Momentum - what this internal belief gives you is momentum. Passion is contagious and a team of empowered, passionate people can achieve great things. This passion not only drives your internal team but it’s felt by everyone who comes into contact with your company and those serendipitous opportunities start to pop up - you can make your own luck with passion. Purpose helps you expand your audience more quickly. When your brand is built on purpose, you can find other brands in your ecosystem who have a similar point of view and partner with them to share and grow your audiences. Getting noticed as a new brand is hard. If you have something to talk about beyond product, then you can connect with other people, brands, organisations, clubs, teams, groups… and build symbiotic partnerships to grow your brand faster.

Differentiation - from your customers’ point of view, it’s very likely that you are not the only person selling your product or service. What sets you apart? Sure there may be some product features that you have over your competitors, but ultimately decision making is mostly emotional - there is evidence to back this up. So whether your brand gets chosen or not comes down to how people feel about you. You still need to be there when they make that decision, and you need to be top of mind, which is where traditional marketing comes in, but the backbone of your brand needs to be rooted in meaning. With a brand purpose that can really be felt through the experience with it (this is important, your purpose can’t just remain as a line in your brand book), you have the opportunity to connect with people in a much deeper way - to align with their values and beliefs. That’s a recipe for a loyal customer base and it’s shareable.

Clarity - Having a strong purpose gives clarity to everything you do. When presented with a new opportunity you can ask yourself the question “does this align with our purpose?” Which provides a helpful filter. As a startup it can be very difficult to stay focussed - of course this comes from more than just your purpose, but it helps a lot. Questions like “Is this the right partner for us? Should we enter this market or not” become easier when you have your purpose to guide you along with all the other elements of a strong brand (vision, mission, values, personality, positioning etc,) it’s like a compass.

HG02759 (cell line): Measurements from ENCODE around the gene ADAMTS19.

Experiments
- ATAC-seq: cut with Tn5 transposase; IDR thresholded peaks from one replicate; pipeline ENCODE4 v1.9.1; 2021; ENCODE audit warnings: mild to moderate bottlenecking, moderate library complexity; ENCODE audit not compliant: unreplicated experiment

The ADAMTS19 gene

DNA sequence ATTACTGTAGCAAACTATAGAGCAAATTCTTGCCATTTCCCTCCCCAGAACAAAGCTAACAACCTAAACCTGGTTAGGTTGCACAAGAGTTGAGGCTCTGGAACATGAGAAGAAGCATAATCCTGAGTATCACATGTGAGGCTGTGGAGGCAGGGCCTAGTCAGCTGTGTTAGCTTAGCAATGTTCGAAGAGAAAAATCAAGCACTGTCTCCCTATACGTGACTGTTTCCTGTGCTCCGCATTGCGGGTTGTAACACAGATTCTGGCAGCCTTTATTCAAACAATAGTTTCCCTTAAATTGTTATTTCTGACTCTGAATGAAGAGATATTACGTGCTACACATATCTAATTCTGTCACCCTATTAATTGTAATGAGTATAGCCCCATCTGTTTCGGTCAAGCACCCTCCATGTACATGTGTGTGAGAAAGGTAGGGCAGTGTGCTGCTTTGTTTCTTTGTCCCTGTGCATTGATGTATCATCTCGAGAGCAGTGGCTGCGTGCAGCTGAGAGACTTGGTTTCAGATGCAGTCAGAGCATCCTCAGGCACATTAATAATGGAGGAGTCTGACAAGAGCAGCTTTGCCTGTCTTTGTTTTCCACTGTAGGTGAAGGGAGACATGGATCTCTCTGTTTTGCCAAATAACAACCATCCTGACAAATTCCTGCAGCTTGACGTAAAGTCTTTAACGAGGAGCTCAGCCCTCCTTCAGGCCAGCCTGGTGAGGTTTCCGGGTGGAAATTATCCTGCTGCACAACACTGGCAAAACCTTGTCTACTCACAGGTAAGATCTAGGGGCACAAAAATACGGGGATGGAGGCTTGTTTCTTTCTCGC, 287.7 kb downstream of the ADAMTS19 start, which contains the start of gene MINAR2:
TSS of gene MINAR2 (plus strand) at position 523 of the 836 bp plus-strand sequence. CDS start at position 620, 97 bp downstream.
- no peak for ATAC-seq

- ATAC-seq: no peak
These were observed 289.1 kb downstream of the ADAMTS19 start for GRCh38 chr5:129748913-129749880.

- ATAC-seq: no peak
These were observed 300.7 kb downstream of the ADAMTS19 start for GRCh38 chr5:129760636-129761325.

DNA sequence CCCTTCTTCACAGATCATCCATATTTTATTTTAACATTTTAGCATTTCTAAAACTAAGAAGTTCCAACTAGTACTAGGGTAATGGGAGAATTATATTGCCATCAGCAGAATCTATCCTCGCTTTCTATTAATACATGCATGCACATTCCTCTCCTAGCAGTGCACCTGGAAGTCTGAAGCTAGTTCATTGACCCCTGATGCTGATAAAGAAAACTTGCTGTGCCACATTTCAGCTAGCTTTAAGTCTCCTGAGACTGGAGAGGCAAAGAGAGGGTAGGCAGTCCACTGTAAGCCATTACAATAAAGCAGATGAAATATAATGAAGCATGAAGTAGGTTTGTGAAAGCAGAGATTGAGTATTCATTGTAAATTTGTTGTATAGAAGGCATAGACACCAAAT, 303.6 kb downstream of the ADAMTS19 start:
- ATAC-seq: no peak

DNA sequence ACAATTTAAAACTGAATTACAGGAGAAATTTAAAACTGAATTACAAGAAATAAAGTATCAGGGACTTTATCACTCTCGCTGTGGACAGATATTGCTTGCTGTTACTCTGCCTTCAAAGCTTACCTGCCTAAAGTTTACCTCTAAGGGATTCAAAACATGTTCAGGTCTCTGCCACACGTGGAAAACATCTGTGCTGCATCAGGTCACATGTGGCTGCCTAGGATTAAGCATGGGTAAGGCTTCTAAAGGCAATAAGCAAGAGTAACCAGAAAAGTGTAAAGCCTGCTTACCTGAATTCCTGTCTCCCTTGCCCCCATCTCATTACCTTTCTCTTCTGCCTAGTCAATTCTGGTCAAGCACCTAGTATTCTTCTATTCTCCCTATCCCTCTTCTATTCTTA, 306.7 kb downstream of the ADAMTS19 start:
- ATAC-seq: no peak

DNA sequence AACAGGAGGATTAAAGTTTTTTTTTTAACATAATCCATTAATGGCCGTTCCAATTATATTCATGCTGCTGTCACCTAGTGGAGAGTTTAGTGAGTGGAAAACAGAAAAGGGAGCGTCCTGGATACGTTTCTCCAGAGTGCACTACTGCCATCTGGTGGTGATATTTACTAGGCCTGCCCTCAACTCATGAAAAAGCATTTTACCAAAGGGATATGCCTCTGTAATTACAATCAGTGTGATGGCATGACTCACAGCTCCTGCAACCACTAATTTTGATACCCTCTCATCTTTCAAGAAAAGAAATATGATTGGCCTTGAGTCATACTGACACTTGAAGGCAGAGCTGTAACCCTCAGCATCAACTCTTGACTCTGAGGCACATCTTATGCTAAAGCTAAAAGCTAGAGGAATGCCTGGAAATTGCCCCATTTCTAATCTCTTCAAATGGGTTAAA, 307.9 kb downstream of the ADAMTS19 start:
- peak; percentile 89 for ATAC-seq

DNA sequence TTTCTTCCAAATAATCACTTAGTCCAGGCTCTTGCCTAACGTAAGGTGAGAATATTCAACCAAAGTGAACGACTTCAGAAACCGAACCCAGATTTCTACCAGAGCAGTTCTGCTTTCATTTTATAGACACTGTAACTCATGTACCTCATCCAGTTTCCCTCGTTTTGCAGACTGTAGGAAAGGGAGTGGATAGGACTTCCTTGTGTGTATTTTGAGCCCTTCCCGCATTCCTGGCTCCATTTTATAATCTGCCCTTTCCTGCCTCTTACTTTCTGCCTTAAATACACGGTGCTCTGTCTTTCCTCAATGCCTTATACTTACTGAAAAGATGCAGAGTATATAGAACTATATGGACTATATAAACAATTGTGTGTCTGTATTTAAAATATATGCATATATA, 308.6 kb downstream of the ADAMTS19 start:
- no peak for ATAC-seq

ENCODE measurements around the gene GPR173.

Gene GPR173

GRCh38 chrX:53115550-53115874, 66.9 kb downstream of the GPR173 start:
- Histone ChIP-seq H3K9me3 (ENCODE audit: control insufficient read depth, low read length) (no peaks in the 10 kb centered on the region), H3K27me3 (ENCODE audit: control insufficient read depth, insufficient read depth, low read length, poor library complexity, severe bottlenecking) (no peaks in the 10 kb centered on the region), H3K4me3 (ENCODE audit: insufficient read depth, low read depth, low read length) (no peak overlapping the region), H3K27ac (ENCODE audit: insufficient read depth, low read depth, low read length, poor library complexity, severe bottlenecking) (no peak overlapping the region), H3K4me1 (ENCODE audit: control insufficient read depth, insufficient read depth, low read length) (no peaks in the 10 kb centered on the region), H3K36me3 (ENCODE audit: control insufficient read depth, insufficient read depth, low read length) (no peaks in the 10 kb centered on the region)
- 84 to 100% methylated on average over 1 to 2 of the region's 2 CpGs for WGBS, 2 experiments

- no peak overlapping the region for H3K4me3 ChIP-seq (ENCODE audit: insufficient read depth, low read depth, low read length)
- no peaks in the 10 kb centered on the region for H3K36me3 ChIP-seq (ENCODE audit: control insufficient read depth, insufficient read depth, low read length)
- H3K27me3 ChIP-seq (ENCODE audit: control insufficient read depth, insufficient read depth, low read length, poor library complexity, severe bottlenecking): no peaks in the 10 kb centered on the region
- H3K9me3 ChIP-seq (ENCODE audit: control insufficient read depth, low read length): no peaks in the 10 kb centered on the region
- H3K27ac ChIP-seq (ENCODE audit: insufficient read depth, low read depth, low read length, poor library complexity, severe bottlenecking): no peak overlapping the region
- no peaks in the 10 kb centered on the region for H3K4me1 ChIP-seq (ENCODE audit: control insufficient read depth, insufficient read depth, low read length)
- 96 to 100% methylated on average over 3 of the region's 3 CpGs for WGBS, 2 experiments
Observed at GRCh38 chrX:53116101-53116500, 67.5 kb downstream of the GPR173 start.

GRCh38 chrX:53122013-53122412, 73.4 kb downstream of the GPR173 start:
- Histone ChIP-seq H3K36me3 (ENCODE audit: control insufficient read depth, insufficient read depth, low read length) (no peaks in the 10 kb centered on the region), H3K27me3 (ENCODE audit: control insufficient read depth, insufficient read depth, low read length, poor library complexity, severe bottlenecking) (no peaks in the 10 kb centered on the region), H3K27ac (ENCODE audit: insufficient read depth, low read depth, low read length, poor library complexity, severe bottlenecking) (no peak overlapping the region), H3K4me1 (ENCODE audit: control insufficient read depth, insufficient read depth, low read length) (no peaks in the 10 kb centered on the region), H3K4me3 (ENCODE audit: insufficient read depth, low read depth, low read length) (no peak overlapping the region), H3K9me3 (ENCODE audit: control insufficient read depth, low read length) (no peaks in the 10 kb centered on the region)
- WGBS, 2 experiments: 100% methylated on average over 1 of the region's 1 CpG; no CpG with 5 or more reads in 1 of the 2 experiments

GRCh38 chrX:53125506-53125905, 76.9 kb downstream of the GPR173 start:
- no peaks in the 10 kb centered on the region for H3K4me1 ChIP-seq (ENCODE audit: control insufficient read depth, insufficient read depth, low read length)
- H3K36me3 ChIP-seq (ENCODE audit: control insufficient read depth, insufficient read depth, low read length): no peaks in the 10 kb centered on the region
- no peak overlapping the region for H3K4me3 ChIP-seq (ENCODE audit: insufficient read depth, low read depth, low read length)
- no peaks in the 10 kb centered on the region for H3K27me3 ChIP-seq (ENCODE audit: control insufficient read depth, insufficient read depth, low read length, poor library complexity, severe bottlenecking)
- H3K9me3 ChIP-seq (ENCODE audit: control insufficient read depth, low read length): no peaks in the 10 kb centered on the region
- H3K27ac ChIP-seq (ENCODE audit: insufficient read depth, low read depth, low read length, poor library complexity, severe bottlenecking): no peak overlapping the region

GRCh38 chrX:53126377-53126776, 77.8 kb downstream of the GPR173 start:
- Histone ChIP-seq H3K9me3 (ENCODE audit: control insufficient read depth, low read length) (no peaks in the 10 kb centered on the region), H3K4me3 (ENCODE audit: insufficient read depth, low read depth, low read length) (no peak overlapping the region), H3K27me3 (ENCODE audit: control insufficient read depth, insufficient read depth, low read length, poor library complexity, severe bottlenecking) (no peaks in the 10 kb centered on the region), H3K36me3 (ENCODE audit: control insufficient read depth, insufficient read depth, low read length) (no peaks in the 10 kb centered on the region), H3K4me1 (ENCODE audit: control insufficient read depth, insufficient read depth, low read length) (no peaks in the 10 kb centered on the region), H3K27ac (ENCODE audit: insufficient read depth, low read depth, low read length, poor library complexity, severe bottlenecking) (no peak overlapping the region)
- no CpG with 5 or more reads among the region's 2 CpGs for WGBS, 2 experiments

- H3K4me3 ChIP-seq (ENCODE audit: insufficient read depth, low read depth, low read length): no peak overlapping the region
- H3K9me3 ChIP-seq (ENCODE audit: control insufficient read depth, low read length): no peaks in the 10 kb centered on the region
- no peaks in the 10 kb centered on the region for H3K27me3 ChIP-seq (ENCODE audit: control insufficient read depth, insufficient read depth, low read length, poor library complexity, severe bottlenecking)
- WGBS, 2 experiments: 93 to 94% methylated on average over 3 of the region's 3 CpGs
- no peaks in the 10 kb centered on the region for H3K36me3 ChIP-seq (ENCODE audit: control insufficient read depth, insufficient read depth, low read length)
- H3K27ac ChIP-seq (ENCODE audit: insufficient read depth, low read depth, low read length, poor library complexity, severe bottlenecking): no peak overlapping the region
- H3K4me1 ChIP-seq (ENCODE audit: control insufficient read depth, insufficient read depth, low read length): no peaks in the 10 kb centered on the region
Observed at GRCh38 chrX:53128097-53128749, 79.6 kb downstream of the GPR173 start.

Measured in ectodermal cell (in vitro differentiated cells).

It’s more fun, and rewarding - defining your purpose is hugely motivating for you as the founder or the founding team. It helps you find meaning in what you do (for you and for everyone). If you’re a small business that has been around for a while this could be exactly the shake up you need to find some new energy for the brand. Successful businesses today are not built like factories as they used to be. They are ecosystems that need to be bubbling with life to succeed. Purpose injects the bubbles.

Because it’s your responsibility - without being too preachy, doesn’t the news and response to Yvon Chouinard’s decision to give away his company in order for it to continue its mission “to save planet Earth” demonstrate the fact that we are all responsible for and capable of helping to get ourselves out of the hole we’ve all collectively put ourselves in? We may not all be billionaires but we can all think about why we are doing what we are doing and shift to a more purpose-driven existence. If we have the power to make a difference at all, shouldn’t we use it?